So, while repairing the electronic ballast, the probable cause of the problem, I disconnected the power to the high voltage transformer.
I don't want to be zapped :)
Note that a ballast can be dangerous as well, so always proceed with caution when handling a ballast circuit.

A quick visual inspection didn't show any evident sign of problems, like exploded capacitors, fried resistors, etc.  But of course it doesn't mean nothing is broken.
I did power up my multi-meter and started to check the fuse (it was OK) and the semiconductors.
Lots of diodes first. All were OK, but always remember that unless you remove the component from the PCB, the measure can be faulty since other components are involved in the measurement.

Then I proceeded to measure also the transistors with the multimeter.
This ballast use two ST13003  high voltage fast switching power transistor, designed actually for ballast use.
The measurement of the component seemed ok, usually is one of the component that first fail in a high voltage circuit, this why I still was suspicious about them.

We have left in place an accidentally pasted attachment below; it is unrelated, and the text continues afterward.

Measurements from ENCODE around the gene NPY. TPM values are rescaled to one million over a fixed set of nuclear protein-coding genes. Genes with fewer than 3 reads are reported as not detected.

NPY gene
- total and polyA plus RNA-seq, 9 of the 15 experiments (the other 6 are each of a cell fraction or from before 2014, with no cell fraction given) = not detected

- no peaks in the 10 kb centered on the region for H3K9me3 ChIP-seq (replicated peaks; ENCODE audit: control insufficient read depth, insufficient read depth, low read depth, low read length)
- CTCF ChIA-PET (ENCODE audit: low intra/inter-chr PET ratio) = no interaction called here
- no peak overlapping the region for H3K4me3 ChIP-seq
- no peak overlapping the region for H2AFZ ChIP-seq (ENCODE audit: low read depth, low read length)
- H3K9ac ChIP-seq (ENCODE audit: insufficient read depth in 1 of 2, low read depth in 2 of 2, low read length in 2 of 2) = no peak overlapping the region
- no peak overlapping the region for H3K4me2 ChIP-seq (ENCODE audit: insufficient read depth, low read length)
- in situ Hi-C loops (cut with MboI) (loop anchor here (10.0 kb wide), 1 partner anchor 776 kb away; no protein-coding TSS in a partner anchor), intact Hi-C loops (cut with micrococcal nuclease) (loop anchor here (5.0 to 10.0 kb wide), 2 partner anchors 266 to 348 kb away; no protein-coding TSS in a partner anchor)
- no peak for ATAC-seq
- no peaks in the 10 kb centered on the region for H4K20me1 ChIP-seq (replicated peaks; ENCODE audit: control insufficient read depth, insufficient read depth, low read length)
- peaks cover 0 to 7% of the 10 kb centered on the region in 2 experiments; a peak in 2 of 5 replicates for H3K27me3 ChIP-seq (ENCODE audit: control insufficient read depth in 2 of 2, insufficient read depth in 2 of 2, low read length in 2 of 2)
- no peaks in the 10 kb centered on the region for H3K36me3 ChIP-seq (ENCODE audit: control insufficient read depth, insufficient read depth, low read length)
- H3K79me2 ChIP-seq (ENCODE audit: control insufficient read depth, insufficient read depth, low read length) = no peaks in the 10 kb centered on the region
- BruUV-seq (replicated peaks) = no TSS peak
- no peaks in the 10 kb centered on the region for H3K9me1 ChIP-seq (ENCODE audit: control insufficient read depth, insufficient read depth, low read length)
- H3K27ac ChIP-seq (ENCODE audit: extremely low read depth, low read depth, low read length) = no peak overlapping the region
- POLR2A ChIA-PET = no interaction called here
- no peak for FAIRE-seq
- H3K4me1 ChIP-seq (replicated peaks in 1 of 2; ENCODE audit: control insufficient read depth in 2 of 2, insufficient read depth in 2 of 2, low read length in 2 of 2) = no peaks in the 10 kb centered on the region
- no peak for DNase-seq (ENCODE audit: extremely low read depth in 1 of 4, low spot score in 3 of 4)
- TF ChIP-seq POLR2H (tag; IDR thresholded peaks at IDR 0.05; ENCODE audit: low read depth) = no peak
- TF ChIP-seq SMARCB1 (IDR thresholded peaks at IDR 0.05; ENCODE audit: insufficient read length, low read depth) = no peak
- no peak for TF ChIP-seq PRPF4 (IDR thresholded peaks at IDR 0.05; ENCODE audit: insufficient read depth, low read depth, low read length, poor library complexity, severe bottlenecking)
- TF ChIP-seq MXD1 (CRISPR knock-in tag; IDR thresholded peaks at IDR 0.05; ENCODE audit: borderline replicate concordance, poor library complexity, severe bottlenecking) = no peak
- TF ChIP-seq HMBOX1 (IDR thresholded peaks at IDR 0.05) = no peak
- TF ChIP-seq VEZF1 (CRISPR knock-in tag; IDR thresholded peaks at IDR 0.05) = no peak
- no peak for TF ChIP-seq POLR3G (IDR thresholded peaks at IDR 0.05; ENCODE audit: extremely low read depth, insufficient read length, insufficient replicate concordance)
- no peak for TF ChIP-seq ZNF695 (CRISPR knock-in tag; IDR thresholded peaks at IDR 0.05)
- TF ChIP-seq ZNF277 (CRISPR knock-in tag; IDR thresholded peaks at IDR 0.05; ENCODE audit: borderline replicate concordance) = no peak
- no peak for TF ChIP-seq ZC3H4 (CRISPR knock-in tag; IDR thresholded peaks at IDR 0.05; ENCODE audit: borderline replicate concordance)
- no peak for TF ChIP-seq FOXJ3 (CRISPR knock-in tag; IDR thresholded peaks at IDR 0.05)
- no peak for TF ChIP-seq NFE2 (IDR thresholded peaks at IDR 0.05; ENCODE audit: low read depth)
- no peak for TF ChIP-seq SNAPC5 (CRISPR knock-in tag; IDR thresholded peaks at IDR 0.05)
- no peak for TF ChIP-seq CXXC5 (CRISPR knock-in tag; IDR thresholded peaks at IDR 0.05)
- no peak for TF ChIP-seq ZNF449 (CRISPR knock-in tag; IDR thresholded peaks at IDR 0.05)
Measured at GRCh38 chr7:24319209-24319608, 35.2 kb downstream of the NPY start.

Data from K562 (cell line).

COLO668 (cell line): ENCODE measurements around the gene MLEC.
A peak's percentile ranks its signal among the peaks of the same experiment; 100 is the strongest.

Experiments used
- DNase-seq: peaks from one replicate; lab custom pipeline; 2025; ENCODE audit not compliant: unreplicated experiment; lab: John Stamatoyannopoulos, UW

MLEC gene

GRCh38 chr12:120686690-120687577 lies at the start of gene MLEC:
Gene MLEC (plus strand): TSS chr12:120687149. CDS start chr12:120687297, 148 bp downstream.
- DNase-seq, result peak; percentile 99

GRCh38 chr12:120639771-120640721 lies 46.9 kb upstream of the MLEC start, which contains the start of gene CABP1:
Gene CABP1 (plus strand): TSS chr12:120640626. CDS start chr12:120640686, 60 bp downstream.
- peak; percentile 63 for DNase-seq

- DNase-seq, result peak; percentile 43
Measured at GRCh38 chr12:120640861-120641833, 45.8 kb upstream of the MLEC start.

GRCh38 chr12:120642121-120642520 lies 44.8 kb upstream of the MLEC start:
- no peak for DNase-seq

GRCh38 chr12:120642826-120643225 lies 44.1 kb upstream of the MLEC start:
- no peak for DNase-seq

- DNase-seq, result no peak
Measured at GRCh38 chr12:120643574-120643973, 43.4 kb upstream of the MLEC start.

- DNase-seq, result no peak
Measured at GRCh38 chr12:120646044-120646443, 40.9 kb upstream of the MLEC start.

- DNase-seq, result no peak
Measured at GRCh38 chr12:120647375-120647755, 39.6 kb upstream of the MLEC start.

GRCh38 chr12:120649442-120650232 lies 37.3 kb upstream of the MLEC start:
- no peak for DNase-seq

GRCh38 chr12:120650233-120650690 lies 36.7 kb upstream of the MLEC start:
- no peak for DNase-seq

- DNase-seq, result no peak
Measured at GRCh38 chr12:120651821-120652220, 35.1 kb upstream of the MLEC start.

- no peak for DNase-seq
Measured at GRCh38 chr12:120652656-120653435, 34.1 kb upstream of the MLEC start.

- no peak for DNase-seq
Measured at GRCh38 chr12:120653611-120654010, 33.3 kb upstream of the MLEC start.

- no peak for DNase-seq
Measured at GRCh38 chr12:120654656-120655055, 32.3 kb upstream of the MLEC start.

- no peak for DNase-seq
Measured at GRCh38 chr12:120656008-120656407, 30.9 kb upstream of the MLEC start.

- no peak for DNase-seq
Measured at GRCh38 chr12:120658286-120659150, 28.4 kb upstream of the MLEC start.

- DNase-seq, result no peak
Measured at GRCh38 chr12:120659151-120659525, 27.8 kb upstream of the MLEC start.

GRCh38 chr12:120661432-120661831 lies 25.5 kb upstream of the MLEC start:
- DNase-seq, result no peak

If one of this transistor in broken, one of the coils is not working and thus no way to have the lamps lit up.

This is NOT the schematic of my particular unit, but it can give an idea about what I'm dealing with (schematic found on the ResearchGate website) :

Since no components showed problems via multimeter I did run also some tests under current.
After installing the two new bulbs in the socket, using a non contact tester, I verified that some voltage was present to one side of the bulbs when the circuit is powered up.

Since I did not found an explicit component damaged I decided t give a try and ordered few transistors from DigiKey.  They are not very expensive, the main cost as usual is the shipment.

After the substitution of the transistors, the circuit behaved differently but still not working, meaning that the damage was more extensive than I originally thought.
Mainly for curiosity I did measure the old transistors removed from the circuit with a transistor tester and in fact both transistors were damaged.